Thus Karl Barth (in CD III/2, 301).  This passage takes place in a section examining the nature of humanity, and particularly the mystery of marriage, the meaning of which is revealed only through Christ.  (As an aside, it's hard, knowing what we know, to read Barth's profound and deeply moving treatment of marriage as a sign of the gospel.)  But I didn't particularly want to write about that; just to draw out one phrase.

The reality of Jesus Christ and His community does not continue this history.

This got me thinking about one of the things I struggle with in some Reformed thinking, which is the massive emphasis on continuity between the OT and the NT.  To me, it misses something which Barth grasps here.  The history of Israel is a prophetic history, a history which is fulfilled in Christ.  (Barth discusses the significance of the ongoing existence of historical Israel outside the church elsewhere).  But the church is not just another form of Israel, looking back just as Israel looked forward.  The church is an eschatological reality - indeed, "it is the eschatological reality".

This matters.  The change wrought by the presence of Christ is nothing short of the fulfilment of all God's purposes for the world.  All that remains is for the world to come to see this, and to enter in to the enjoyment of it (or not).  The discontinuity between Israel and the church is nothing less than the discontinuity between the old creation and the new.  The church is not just a community of people living in faith and hope and expectation, though of course it is that too; the church as its existence is founded in the reality of Jesus Christ is the new world.  Everything is accomplished, because Christ is not a prophet but the fulfilment of all prophecy - "someone in whom everything is not fulfilled would not be Jesus Christ".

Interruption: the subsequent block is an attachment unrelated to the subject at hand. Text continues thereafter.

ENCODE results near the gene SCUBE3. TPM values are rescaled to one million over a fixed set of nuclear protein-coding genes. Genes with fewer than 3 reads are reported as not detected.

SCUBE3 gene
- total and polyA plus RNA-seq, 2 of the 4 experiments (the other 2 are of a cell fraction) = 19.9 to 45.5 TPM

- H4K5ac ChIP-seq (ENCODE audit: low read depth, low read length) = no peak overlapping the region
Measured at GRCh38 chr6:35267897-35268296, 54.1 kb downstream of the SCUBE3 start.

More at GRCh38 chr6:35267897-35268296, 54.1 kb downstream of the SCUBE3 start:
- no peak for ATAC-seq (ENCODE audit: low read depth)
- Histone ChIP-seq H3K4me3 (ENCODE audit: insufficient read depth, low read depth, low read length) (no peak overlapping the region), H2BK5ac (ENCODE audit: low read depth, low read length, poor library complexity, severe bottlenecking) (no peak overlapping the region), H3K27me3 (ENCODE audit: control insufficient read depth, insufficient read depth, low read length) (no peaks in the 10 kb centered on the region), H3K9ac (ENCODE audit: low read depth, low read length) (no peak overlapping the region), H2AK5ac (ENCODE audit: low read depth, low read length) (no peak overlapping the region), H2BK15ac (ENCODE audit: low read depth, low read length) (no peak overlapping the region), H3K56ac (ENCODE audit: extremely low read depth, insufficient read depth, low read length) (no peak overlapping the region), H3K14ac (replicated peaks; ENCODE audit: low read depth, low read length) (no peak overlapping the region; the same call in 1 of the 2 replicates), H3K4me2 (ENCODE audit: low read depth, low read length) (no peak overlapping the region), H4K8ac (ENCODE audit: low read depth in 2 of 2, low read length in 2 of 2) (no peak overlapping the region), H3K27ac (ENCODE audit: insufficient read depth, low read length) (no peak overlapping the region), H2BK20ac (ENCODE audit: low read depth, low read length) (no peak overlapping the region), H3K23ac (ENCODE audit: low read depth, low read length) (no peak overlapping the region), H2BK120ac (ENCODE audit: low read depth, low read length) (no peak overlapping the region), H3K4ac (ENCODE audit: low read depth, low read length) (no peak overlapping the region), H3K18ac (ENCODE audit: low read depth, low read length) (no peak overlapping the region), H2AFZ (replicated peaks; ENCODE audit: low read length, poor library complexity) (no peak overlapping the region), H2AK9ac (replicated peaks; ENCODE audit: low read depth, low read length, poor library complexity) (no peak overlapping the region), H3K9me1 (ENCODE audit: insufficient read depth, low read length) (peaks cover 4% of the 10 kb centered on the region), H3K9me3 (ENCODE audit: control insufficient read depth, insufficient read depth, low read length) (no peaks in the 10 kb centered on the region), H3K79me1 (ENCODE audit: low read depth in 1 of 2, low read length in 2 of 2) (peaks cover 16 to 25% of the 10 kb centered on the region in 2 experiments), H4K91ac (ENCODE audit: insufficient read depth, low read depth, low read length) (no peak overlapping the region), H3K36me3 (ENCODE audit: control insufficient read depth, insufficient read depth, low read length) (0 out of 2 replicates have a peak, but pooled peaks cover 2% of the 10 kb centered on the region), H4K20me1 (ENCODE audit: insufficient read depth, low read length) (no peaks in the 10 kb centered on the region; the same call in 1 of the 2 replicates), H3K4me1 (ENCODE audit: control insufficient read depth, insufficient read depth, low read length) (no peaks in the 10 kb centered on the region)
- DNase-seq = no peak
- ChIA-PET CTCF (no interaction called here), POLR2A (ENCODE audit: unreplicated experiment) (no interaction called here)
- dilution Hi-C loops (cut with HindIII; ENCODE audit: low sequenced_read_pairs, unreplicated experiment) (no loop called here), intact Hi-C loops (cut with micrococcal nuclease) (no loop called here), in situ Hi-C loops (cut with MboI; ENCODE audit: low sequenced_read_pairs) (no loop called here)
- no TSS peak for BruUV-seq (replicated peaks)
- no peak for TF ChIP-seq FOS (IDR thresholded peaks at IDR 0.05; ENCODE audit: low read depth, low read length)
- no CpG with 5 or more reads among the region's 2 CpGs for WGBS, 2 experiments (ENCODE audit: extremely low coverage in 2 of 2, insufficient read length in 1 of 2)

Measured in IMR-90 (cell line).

I'd want to qualify that the church is only this eschatological reality indirectly, in its grounding in Christ and not in its own internal being.  That means the reality can be seen only by faith.  And yet the life of the church - and the church only has life in so far as its life is given by the Spirit through its union with Christ - is to stand for, to symbolise, to make visible to those given eyes to see, the eschatological reality that the old world has passed and away, and behold, everything is made new.

History doesn't just trot on.  The Incarnation wasn't a blip in an otherwise unaffected history.  The death of Christ was the end of the world.  The resurrection of Christ was the new creation.

Nothing's the same any more.